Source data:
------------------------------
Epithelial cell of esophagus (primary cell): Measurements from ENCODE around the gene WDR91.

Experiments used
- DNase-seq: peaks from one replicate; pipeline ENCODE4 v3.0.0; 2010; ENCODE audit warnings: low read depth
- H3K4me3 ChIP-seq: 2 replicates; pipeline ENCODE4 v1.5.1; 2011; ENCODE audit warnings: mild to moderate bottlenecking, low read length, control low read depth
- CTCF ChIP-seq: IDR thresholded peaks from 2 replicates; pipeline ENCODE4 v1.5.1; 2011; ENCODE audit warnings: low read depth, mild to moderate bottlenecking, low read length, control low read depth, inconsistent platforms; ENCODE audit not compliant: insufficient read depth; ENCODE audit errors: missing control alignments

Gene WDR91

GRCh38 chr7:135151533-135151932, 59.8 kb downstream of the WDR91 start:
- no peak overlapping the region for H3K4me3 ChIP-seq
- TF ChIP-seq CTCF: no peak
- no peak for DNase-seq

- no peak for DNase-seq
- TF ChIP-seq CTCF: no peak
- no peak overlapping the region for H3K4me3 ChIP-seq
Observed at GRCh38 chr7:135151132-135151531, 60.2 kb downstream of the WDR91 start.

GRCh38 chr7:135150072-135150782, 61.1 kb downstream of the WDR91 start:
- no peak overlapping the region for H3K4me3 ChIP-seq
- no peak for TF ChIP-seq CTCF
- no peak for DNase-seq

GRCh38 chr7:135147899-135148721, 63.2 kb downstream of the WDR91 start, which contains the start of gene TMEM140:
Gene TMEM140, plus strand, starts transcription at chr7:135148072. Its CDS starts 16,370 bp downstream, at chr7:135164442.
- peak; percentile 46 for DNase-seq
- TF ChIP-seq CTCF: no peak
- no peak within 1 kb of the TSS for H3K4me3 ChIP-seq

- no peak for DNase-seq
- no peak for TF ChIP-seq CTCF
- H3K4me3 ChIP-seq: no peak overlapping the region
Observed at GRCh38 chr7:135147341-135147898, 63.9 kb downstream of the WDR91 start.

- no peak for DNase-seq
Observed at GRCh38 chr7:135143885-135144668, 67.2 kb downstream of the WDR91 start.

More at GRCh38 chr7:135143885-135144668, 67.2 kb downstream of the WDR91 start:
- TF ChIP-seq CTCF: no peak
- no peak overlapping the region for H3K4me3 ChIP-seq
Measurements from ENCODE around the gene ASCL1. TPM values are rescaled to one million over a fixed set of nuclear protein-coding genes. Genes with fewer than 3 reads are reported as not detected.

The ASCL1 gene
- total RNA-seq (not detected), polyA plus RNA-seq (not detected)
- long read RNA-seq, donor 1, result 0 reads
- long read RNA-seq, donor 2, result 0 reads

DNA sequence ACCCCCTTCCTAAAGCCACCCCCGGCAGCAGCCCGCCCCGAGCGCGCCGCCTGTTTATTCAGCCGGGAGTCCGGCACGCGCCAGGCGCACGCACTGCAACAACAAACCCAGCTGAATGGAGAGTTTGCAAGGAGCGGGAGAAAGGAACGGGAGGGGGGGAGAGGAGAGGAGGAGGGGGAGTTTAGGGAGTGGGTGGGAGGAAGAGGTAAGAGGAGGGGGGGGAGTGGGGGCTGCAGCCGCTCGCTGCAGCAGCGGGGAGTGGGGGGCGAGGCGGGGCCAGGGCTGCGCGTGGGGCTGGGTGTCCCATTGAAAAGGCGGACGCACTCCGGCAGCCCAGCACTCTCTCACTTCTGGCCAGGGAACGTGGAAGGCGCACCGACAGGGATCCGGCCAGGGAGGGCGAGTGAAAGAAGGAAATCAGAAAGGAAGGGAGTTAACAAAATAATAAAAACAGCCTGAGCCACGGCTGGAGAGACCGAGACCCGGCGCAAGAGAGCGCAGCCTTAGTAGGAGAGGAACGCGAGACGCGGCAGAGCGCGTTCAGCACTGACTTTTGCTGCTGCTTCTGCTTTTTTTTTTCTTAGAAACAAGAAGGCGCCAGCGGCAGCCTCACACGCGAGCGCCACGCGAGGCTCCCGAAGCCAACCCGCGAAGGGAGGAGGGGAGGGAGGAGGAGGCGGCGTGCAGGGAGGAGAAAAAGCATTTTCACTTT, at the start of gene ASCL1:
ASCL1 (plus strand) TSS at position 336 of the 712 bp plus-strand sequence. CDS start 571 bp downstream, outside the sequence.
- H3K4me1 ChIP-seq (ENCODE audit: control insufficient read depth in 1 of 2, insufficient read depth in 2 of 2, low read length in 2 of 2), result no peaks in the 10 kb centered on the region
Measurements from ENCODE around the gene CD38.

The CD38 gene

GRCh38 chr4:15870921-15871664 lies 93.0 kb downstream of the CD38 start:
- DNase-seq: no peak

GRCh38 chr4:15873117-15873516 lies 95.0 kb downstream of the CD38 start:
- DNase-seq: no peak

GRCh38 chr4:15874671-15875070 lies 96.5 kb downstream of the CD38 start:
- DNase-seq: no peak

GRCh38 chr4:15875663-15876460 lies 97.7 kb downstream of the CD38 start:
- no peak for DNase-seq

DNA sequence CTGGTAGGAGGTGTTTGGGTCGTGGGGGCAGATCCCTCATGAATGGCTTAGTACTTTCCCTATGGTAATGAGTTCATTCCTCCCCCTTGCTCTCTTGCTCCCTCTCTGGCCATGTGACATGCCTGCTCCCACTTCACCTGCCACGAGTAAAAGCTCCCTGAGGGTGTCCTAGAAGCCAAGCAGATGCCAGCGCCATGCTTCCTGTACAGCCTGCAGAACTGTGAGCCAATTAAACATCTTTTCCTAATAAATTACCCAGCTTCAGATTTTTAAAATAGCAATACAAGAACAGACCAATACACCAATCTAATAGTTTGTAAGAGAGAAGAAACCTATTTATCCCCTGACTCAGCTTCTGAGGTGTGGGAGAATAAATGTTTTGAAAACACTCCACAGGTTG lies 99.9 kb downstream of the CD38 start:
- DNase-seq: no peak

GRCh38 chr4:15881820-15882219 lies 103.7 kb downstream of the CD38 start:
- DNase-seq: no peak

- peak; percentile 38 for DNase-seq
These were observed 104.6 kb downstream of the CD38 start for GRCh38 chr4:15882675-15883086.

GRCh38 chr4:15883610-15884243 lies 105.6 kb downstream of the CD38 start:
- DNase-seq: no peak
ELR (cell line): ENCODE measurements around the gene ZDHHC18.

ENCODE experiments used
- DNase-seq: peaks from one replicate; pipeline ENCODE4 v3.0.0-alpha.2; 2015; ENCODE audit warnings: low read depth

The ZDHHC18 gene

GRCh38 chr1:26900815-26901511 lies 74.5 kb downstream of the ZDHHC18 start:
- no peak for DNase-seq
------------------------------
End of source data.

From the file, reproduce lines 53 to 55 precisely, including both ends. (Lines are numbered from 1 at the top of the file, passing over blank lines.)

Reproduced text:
GRCh38 chr4:15881820-15882219 lies 103.7 kb downstream of the CD38 start:
- DNase-seq: no peak

- peak; percentile 38 for DNase-seq